Pseudohemihyalea edwardsii (Packard, 1864)


Edwards' Glassy-wing Moth



Pseudohemihyalea edwardsii is a large (FW length 27 - 31 mm), translucent, yellow- and rose-colored tiger moth found in association with oaks. The forewing is translucent ochre-yellow with a dusting of dark brown scales, solidly colored along the costa and posterior margin. The fairly broad transverse lines are gray, most evident at the costa and posterior margin and weak and diffuse elsewhere. The hindwing is translucent gray yellow with a rose flush medially and at the anal angle. The head and most of the dorsal thorax are ochre yellow, with a black dot at the base of each wing. The dorsal abdomen and posterior thorax are rose colored. The bipectinnate antennae are tan.

This is a distinctive species that is unlikely to be confused with any other species in our region.


Larva is densely covered with long hairs, with black color dorsally and reddish brown laterally combined with sparse long white hairs.  It is illustrated by Miller & Hammond (2003).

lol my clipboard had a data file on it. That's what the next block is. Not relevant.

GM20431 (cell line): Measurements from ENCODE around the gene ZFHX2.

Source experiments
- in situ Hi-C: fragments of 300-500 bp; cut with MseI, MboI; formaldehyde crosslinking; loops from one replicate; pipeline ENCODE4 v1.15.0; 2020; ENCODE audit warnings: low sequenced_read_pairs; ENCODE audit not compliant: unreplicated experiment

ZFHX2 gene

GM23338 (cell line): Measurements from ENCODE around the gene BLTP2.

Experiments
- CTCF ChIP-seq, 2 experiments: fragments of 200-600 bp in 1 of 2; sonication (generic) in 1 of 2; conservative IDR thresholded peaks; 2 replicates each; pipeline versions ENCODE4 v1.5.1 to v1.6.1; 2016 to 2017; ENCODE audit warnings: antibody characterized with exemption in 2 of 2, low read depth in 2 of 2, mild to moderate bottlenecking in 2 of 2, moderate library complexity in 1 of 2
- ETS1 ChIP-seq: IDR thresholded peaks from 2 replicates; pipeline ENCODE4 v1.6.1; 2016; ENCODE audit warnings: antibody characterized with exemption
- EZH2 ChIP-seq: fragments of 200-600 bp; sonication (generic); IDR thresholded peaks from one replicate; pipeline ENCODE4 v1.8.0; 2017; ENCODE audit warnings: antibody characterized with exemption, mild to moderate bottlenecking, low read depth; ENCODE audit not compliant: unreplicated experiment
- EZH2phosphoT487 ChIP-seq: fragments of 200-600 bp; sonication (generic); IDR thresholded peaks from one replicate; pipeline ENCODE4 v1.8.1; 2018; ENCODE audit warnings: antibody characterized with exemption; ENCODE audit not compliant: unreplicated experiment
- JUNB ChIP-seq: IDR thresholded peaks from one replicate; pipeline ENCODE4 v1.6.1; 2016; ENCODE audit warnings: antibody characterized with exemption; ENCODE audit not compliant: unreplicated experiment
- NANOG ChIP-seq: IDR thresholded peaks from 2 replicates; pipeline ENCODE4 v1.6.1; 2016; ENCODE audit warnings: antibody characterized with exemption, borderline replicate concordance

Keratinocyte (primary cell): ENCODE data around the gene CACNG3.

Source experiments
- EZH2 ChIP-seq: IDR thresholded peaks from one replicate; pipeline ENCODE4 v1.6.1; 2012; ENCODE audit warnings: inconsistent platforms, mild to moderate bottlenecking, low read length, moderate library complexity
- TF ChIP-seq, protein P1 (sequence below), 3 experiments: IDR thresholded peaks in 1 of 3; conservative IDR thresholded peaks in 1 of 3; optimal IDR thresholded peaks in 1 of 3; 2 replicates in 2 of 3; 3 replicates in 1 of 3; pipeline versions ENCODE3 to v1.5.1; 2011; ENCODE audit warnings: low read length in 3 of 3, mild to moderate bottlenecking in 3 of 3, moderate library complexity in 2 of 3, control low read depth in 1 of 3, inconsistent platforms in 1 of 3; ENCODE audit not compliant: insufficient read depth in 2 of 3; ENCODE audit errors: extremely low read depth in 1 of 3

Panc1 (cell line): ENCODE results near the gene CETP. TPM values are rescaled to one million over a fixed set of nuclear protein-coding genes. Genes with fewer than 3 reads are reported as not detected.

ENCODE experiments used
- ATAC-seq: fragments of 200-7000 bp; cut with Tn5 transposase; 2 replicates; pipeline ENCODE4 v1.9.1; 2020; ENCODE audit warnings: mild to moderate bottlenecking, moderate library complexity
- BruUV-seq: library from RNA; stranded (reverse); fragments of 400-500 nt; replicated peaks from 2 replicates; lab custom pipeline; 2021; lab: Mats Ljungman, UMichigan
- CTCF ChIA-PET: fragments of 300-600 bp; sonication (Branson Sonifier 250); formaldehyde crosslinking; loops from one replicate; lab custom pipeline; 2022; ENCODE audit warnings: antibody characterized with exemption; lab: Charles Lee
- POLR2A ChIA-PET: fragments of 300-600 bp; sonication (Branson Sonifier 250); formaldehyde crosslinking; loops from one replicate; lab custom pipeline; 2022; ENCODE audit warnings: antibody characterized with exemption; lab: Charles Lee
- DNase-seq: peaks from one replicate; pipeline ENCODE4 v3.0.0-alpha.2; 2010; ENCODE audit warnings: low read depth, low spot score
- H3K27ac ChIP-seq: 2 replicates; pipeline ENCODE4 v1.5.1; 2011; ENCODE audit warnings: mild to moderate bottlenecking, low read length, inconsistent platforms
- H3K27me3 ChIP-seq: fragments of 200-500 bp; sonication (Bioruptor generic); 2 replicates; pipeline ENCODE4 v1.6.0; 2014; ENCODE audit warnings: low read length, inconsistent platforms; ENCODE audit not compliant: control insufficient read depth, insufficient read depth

This species is common to abundant in oak woodlands or mixed hardwood forests at low elevations west of the Cascades.


Pacific Northwest

P. edwardsii is found throughout western Oregon wherever oak is found. It is restricted to the Columbia Gorge in the adjacent part of southern Washington.


Outside of the Pacific Northwest this species is found throughout California and in the southwest as far east as western New Mexico.

Life History


This species is a foodplant specialist feeding on oaks (Quercus spp.), particularly on Oregon white oak (Q. garryana) in western Oregon.


P. edwardsii is single brooded and occurs in fall from late August to early October. It is nocturnal and comes to light.



Ferguson et al. (2000)

Miller & Hammond (2003)

Moth Photographers Group

Powell & Opler (2009)